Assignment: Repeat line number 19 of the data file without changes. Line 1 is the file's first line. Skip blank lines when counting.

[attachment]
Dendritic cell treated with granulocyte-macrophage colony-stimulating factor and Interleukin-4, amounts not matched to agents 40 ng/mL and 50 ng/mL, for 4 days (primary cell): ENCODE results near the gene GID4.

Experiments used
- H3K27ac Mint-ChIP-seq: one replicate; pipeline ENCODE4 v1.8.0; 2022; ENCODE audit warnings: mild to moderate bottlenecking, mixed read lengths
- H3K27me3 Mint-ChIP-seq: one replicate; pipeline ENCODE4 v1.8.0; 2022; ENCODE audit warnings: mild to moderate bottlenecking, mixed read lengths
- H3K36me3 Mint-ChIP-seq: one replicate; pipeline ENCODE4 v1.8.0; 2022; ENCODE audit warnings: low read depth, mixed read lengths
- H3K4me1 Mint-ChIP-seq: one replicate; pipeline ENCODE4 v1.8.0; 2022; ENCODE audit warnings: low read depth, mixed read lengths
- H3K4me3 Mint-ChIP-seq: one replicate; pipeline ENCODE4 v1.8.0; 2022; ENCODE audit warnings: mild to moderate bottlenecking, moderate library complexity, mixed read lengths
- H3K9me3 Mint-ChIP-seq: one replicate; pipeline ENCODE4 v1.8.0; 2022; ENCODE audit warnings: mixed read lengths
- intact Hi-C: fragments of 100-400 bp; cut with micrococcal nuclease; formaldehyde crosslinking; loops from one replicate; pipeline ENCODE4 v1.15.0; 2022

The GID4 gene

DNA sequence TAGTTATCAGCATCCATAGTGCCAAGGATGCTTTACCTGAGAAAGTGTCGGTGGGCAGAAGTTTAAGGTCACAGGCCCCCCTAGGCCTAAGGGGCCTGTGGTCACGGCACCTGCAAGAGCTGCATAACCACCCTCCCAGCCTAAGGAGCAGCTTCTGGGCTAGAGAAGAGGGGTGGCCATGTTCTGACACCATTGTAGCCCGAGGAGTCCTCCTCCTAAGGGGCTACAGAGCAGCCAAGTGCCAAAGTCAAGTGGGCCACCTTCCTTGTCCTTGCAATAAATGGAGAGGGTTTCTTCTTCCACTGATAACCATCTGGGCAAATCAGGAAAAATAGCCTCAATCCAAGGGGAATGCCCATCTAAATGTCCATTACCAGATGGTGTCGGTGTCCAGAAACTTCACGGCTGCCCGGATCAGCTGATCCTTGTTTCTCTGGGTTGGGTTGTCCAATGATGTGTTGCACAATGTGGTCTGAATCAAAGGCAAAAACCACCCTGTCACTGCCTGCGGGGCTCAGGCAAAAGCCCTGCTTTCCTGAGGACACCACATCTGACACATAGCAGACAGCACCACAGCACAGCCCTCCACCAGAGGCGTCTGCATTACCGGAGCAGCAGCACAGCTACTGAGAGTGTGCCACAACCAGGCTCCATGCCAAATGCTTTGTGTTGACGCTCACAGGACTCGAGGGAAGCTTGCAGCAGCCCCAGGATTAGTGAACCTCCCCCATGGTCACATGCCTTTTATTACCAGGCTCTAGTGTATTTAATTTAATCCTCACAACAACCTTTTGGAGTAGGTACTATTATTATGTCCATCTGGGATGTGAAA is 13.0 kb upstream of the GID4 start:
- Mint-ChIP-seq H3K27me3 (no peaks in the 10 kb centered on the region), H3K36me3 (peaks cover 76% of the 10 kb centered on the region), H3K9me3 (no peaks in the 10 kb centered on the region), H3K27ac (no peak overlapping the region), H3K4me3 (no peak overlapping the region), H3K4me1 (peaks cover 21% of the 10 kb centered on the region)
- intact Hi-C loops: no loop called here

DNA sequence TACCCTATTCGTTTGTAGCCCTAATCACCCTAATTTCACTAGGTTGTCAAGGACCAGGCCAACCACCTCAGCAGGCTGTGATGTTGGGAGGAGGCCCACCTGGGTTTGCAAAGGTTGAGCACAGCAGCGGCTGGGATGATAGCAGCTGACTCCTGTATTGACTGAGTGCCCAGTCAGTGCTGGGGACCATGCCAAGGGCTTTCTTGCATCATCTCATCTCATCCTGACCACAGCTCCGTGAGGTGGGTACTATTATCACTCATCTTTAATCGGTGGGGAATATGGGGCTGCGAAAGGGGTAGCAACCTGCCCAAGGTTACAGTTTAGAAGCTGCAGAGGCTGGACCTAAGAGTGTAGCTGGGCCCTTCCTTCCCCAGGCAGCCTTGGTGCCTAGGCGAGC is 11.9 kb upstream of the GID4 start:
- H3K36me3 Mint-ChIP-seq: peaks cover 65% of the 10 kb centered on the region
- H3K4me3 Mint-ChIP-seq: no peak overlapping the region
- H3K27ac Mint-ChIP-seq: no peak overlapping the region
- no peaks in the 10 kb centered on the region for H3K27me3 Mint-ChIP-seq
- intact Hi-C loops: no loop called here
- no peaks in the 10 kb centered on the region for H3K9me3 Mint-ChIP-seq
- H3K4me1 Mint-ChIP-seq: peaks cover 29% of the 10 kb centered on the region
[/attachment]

- intact Hi-C loops: no loop called here